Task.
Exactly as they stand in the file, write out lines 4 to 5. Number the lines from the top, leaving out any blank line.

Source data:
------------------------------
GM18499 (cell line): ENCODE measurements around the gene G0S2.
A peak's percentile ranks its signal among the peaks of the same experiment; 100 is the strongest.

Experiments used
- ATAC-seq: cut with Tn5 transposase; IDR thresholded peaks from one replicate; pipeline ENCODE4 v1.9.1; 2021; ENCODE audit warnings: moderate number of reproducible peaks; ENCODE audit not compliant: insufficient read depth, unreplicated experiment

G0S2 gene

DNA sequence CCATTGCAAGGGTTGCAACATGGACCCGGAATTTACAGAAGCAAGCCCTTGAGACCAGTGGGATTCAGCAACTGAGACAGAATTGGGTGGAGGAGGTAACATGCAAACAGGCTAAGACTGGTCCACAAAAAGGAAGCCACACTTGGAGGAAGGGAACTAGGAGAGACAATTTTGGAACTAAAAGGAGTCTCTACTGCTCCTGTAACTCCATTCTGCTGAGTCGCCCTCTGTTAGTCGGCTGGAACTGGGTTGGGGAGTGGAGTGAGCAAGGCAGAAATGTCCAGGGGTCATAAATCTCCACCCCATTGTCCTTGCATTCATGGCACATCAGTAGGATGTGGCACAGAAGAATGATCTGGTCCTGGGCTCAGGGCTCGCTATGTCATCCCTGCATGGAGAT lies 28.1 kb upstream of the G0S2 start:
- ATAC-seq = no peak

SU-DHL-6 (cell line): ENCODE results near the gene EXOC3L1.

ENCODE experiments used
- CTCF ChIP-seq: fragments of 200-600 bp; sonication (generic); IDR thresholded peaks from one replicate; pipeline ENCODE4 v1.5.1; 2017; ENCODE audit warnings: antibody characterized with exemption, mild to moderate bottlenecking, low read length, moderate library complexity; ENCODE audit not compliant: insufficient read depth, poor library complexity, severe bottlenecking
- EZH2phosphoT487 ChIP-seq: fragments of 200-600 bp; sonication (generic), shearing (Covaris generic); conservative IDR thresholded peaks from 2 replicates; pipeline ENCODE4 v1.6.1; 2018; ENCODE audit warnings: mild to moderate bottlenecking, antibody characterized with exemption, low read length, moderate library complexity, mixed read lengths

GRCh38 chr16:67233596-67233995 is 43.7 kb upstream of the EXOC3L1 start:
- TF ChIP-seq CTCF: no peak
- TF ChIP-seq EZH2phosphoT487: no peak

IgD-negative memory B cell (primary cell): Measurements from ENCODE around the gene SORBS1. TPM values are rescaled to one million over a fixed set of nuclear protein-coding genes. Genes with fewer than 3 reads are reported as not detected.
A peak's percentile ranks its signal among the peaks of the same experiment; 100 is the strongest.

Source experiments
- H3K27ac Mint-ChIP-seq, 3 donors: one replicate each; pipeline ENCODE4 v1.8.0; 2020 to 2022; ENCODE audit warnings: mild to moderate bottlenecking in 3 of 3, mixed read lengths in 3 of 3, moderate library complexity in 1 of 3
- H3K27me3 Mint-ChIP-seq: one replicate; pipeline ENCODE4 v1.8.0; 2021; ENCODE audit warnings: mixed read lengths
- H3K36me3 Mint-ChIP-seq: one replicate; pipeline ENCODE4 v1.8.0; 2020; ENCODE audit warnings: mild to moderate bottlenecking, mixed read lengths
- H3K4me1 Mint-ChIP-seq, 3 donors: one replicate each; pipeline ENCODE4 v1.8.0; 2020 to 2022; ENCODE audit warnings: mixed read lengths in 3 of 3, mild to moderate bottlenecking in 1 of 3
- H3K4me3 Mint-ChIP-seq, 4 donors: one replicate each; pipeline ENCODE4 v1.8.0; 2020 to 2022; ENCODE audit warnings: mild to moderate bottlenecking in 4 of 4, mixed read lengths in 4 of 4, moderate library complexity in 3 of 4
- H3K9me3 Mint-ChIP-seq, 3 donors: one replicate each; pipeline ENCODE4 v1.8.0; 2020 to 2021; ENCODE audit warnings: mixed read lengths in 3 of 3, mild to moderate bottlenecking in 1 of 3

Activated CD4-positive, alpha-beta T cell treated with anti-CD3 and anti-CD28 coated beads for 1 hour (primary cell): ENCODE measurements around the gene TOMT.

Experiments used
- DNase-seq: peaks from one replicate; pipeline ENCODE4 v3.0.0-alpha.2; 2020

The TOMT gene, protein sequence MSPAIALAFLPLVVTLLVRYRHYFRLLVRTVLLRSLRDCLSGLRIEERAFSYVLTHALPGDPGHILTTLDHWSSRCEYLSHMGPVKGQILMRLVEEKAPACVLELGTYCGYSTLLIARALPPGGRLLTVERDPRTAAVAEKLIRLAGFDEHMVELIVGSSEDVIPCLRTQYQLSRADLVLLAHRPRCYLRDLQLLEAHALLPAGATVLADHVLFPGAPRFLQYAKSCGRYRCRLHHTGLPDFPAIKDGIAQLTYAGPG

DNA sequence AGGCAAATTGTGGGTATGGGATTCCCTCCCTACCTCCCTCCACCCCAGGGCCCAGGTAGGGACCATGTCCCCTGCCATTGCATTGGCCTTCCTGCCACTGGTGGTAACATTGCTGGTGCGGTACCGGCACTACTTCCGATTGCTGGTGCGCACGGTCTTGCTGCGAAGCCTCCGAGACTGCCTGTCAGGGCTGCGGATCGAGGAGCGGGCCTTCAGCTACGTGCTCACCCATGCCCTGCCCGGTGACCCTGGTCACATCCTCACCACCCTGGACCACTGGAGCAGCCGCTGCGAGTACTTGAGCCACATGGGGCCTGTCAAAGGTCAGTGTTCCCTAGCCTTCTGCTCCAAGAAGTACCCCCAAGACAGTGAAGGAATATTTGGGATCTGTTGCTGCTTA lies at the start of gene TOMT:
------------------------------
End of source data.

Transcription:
- ATAC-seq: cut with Tn5 transposase; IDR thresholded peaks from one replicate; pipeline ENCODE4 v1.9.1; 2021; ENCODE audit warnings: moderate number of reproducible peaks; ENCODE audit not compliant: insufficient read depth, unreplicated experiment

G0S2 gene